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Western US weather

End in sight to the parade of storms in the West as May comes to a close

By Brian Thompson , AccuWeather meteorologist
5/22/2019, 1:34:07 PM

It's been an unusually stormy May across the West with constant storms, but it looks like the pattern will start to change as we enter the final days of May.

In the meantime, though, there will continue to be a couple of storms moving around a deep trough that will be in place across the West through the Memorial Day weekend.

Unsettled West Thursday 5/23

The first of the two storms will move through on Thursday with showers across much of the interior Southwest. The most widespread impact will be how cool it is.

Las Vegas will likely struggle once again to get out of the 60s, while Phoenix could be stuck in the 70s again.

The deep trough will continue to keep things on the cooler side through the weekend as another upper low moves in for Sunday and Monday.

Weekend Outlook 5/22

The European model has been a little beefier with precipitation along the California coast from Sunday into Memorial Day, likely because it's showing a slower and stronger upper-level low. The GFS is a little faster and weaker, with not as much rain along the immediate coast.

Given how readily showers and thunderstorms have popped up over the last several storms, we expect showers to develop over at least the Sierra on Sunday. Depending on the strength and position of the upper low, a few showers and thunderstorms could develop over the Central Valley. There may even be some steadier rain for a time near the coast if the European solution verifies.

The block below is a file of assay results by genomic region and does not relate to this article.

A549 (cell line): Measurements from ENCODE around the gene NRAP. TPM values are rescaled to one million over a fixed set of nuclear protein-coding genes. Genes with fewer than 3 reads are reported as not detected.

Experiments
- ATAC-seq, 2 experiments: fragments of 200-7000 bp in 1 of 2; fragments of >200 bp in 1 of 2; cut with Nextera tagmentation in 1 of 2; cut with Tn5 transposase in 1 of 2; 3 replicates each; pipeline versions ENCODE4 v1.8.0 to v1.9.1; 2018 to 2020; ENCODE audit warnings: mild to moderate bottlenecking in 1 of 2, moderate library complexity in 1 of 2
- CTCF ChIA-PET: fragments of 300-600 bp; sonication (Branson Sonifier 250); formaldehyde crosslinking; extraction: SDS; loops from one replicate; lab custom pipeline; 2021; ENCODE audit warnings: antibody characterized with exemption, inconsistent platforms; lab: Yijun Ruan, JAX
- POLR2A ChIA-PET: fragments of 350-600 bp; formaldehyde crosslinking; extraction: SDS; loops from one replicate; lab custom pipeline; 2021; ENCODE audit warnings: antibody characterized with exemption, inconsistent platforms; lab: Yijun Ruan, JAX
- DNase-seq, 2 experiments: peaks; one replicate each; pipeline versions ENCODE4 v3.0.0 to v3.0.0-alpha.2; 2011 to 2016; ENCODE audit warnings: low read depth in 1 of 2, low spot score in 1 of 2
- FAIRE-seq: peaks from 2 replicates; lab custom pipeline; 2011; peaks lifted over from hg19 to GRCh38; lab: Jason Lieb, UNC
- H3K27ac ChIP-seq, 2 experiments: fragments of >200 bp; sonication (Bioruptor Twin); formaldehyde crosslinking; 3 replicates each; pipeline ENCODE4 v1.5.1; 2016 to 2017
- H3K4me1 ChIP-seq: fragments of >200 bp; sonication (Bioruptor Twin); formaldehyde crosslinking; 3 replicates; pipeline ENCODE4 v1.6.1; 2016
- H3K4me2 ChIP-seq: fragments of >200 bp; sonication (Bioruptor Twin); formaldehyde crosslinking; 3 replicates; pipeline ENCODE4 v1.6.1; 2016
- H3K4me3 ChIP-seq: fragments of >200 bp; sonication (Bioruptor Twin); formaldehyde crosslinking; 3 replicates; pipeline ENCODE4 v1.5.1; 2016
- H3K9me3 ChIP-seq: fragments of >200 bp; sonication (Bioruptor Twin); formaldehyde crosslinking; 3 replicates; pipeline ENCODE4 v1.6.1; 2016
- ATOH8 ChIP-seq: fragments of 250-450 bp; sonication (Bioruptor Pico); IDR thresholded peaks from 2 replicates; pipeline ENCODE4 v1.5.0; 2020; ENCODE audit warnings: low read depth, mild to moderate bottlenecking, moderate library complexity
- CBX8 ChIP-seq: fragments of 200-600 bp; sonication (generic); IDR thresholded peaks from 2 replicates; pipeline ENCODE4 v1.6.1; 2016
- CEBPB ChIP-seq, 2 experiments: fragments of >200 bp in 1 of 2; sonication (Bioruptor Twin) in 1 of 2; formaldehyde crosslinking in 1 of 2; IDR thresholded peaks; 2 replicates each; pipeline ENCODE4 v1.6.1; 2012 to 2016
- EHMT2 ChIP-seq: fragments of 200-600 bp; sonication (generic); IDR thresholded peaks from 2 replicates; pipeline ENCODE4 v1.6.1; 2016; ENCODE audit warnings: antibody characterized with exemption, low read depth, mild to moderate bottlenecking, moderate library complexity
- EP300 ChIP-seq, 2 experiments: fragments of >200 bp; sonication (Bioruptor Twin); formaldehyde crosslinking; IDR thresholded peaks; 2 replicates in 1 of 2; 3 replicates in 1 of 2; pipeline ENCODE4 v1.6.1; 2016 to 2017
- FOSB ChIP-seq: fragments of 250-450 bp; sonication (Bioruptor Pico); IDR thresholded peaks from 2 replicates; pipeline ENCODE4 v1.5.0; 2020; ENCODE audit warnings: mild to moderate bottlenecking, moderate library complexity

Rainfall amounts through the weekend will generally be under a half inch across the Central Valley and along much of the California coast. There will be higher amounts in the higher terrain, where some downpours and more persistent rain will set up.

Snow levels in the Sierra do seem a bit higher this time around, more toward 7,500 feet. There will be some snow on the ridges and perhaps even into a few of the highest passes, but there should be fewer travel issues than during other recent storms.

Once that Monday system scoots off to the east toward the Plains by the middle of next week, a ridge in the jet stream may finally be able to set up shop over the West.

Temperatures will start to bounce back closer to average as the ridge moves in. That will be most noticeable over the Desert Southwest, where afternoon highs will jump from the 70s and 80s through the Memorial Day weekend to the 90s by the final few days of May.

West Drought Monitor 5/22

The Drought Monitor valid Thursday, May 16th, showing an area of moderate drought across western and northern Washington.

As this drier pattern gradually starts to take hold, we'll have to watch the Pacific Northwest. Wildfire season is fast approaching, and with an area of moderate drought showing up on the drought monitor across western Washington, this is going to become more of a concern.

Most fires in the Pacific Northwest are started by lightning, so we'll have to be on alert when thunderstorms develop (especially dry thunderstorms) in the high terrain of the Cascades and northern Washington as we get later into June and especially into July and August.

The drought and lack of rain recently could allow things to ramp up a little more quickly. I'll delve more into the Pacific Northwest wildfire threat in a future post in the next couple of weeks.

In the meantime, have a safe Memorial Day weekend!

The views expressed are those of the author and not necessarily those of AccuWeather, Inc. or


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Western US weather